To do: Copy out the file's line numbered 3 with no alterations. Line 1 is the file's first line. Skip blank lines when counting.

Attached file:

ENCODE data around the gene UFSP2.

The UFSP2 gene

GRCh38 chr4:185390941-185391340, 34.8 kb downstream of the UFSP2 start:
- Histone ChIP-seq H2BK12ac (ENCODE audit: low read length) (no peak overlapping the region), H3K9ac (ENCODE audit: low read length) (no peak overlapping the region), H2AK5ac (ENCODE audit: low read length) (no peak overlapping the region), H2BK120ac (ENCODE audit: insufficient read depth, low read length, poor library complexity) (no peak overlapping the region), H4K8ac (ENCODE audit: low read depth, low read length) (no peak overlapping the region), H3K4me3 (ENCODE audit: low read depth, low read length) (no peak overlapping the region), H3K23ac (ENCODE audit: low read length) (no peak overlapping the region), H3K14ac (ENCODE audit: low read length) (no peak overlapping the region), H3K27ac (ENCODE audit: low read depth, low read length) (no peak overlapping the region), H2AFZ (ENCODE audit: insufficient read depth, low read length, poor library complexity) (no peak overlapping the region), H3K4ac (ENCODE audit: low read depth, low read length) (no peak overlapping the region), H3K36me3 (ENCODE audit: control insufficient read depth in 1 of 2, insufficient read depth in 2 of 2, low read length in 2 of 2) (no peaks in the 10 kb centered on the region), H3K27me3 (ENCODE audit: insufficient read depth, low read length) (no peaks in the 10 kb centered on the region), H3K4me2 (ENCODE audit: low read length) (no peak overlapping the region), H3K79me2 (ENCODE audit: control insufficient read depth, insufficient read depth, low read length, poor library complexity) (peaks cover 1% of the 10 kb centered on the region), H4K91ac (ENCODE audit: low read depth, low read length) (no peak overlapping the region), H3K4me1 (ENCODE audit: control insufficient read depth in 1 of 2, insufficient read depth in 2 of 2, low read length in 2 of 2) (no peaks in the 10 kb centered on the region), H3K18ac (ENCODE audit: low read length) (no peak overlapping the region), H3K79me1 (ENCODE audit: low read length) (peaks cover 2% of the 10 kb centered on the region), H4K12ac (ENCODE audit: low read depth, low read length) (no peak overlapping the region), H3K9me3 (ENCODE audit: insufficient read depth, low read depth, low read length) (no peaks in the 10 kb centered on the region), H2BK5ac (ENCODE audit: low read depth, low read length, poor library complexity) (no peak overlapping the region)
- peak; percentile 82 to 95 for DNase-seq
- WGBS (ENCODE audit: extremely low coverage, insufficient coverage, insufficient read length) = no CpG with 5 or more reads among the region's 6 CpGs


GRCh38 chr4:185390941-185391340, 34.8 kb downstream of the UFSP2 start: